keywords = "SCS-Cybersecurity, NAND flash, Non-volatile memory, DRAM, Soft real-time system, Energy Efficiency, Energy efficiency, Disk drive, Streaming architecture",
    author = "Khatib, {Mohammed G.} and Hartel, {Pieter H.} and {van Dijk}, {Hylke W.}",
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    Energy-Efficient Streaming Using Non-volatile Memory. / Khatib, Mohammed G.; Hartel, Pieter H.; van Dijk, Hylke W.

    In: Journal of signal processing systems for signal image and video technology, Vol. 60, No. 2, 08.2010, p. 149-168.

    Research output: Contribution to journalArticleAcademicpeer-review

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    AU - Khatib, Mohammed G.

    AU - Hartel, Pieter H.

    AU - van Dijk, Hylke W.

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    N2 - The disk and the DRAM in a typical mobile system consume a significant fraction (up to 30%) of the total system energy. To save on storage energy, the DRAM should be small and the disk should be spun down for long periods of time. We show that this can be achieved for predominantly streaming workloads by connecting the disk to the DRAM via a large non-volatile memory (NVM). We refer to this as the NVM-based architecture (NVMBA); the conventional architecture with only a DRAM and a disk is referred to as DRAMBA. The NVM in the NVMBA acts as a traffic reshaper from the disk to the DRAM. The total system costs are balanced, since the cost increase due to adding the NVM is compensated by the decrease in DRAM cost. We analyze the energy saving of NVMBA, with NAND flash memory serving as NVM, relative to DRAMBA with respect to (1) the streaming demand, (2) the disk form factor, (3) the best-effort provision, and (4) the stream location on the disk. We present a worst-case analysis of the reliability of the disk drive and the flash memory, and show that a small flash capacity is sufficient to operate the system over a year at negligible cost. Disk lifetime is superior to flash, so that is of no concern.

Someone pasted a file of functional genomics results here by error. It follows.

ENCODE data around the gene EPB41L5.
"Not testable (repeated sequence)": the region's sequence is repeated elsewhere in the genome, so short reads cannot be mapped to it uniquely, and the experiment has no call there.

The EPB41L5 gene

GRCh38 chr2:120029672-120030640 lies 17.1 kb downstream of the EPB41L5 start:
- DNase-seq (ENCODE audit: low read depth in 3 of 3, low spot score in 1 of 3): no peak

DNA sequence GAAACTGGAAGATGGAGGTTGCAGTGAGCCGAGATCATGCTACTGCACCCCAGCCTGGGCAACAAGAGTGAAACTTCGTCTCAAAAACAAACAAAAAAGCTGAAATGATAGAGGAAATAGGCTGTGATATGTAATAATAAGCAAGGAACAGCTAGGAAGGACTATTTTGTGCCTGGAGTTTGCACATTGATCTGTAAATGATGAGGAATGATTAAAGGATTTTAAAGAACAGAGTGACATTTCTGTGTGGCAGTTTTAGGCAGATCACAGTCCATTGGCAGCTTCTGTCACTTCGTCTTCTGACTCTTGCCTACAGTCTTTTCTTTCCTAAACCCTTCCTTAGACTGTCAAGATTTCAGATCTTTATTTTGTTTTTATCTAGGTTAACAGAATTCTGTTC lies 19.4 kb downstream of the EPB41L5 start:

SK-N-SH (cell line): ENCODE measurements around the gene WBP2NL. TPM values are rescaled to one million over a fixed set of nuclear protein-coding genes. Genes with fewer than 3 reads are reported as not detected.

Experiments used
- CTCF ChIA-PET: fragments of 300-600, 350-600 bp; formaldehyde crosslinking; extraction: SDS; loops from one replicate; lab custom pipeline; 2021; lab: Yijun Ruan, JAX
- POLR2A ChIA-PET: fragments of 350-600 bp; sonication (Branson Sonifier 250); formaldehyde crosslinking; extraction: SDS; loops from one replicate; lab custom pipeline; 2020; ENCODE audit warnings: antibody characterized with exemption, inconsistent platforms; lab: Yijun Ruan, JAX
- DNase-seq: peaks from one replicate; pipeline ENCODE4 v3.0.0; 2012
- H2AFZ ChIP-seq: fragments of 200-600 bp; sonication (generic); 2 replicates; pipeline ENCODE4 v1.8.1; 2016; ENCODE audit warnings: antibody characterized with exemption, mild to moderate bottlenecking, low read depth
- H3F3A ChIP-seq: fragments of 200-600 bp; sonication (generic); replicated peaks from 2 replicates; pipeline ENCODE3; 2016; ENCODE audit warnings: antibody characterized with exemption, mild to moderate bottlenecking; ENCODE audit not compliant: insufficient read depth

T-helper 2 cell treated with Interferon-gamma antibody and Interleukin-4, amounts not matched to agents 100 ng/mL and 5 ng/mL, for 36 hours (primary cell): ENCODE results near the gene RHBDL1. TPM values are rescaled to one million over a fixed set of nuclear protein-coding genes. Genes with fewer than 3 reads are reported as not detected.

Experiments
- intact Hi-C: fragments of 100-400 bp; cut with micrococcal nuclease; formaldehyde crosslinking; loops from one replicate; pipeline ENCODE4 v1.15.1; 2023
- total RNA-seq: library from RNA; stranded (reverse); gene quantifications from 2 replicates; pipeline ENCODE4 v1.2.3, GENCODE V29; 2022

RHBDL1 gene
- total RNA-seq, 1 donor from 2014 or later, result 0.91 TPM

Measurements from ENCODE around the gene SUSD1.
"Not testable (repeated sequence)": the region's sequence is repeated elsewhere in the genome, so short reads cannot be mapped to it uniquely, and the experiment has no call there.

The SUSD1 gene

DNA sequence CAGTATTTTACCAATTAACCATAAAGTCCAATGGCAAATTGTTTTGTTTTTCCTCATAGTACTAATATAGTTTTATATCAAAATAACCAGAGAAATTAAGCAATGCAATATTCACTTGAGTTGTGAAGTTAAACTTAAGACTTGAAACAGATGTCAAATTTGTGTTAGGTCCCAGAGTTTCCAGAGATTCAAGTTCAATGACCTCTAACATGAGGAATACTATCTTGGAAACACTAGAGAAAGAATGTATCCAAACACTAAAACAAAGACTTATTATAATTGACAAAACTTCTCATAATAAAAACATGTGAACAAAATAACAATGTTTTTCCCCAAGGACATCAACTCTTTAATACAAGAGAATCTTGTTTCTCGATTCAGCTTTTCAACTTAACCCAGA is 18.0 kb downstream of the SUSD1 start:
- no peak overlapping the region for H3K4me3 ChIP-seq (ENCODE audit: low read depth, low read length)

AB - The disk and the DRAM in a typical mobile system consume a significant fraction (up to 30%) of the total system energy. To save on storage energy, the DRAM should be small and the disk should be spun down for long periods of time. We show that this can be achieved for predominantly streaming workloads by connecting the disk to the DRAM via a large non-volatile memory (NVM). We refer to this as the NVM-based architecture (NVMBA); the conventional architecture with only a DRAM and a disk is referred to as DRAMBA. The NVM in the NVMBA acts as a traffic reshaper from the disk to the DRAM. The total system costs are balanced, since the cost increase due to adding the NVM is compensated by the decrease in DRAM cost. We analyze the energy saving of NVMBA, with NAND flash memory serving as NVM, relative to DRAMBA with respect to (1) the streaming demand, (2) the disk form factor, (3) the best-effort provision, and (4) the stream location on the disk. We present a worst-case analysis of the reliability of the disk drive and the flash memory, and show that a small flash capacity is sufficient to operate the system over a year at negligible cost. Disk lifetime is superior to flash, so that is of no concern.

    KW - SCS-Cybersecurity